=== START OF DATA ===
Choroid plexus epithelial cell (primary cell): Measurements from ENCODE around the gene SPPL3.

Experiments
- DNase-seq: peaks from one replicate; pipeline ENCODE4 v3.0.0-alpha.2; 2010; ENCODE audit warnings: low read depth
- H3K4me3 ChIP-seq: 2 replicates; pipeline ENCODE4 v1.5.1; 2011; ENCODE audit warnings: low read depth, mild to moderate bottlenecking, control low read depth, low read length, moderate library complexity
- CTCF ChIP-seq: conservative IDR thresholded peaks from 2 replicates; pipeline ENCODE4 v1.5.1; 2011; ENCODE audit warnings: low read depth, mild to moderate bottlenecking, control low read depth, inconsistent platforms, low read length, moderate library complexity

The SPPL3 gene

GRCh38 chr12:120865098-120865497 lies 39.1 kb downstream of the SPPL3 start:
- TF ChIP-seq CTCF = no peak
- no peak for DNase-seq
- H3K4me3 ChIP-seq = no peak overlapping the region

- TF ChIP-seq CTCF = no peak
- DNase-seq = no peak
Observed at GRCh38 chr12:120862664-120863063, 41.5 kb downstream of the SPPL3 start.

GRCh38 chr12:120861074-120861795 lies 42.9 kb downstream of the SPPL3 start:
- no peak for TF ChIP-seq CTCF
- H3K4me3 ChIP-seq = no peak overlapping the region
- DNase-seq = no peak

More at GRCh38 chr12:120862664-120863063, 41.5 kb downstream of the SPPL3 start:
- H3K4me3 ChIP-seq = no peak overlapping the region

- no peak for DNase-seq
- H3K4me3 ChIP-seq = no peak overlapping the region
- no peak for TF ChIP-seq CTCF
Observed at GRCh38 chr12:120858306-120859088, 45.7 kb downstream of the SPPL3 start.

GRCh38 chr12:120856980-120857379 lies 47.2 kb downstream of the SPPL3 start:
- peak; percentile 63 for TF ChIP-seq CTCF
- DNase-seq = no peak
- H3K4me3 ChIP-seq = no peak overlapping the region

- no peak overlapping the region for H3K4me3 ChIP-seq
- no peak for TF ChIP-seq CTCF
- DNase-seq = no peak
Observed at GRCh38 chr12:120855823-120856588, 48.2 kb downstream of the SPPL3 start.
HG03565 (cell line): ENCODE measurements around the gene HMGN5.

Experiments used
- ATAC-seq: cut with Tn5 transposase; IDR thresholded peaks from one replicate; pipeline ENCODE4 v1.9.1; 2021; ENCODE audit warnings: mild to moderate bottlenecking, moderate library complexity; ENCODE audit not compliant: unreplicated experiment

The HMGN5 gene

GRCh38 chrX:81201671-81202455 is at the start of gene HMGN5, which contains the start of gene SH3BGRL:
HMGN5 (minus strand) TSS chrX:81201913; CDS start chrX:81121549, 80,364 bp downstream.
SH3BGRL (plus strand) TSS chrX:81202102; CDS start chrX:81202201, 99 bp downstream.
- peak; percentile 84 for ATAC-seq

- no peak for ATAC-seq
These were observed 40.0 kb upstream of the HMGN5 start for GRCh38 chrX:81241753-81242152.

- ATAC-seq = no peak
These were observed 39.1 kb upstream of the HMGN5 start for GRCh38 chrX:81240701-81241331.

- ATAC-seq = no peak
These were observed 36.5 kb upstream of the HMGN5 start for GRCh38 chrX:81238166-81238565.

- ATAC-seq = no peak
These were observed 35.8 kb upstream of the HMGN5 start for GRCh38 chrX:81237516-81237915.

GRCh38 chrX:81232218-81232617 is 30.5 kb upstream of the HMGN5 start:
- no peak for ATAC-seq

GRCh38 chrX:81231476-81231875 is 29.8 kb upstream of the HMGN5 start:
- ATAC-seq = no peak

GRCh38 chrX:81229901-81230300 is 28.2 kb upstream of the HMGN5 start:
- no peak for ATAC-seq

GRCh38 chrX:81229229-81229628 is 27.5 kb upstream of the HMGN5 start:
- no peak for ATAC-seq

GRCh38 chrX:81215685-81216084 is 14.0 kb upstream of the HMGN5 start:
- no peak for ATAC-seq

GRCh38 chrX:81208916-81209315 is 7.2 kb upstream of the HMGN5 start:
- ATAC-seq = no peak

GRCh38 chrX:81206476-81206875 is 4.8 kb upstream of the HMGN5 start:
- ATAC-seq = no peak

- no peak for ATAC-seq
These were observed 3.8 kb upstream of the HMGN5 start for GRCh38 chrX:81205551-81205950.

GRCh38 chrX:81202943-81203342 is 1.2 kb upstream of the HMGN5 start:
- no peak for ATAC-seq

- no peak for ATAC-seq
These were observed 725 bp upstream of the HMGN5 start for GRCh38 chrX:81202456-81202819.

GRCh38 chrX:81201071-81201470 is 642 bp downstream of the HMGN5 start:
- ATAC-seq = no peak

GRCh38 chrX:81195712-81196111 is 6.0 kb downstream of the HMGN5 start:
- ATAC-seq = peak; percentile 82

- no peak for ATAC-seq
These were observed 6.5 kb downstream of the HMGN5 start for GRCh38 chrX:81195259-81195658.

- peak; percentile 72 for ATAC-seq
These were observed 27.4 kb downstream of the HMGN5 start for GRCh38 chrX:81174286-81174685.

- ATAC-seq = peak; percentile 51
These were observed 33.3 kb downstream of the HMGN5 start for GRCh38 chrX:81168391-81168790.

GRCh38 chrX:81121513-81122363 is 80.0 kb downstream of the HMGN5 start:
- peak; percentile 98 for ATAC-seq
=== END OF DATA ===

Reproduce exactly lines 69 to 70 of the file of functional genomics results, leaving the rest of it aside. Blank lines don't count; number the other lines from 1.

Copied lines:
- ATAC-seq = no peak

GRCh38 chrX:81195712-81196111 is 6.0 kb downstream of the HMGN5 start: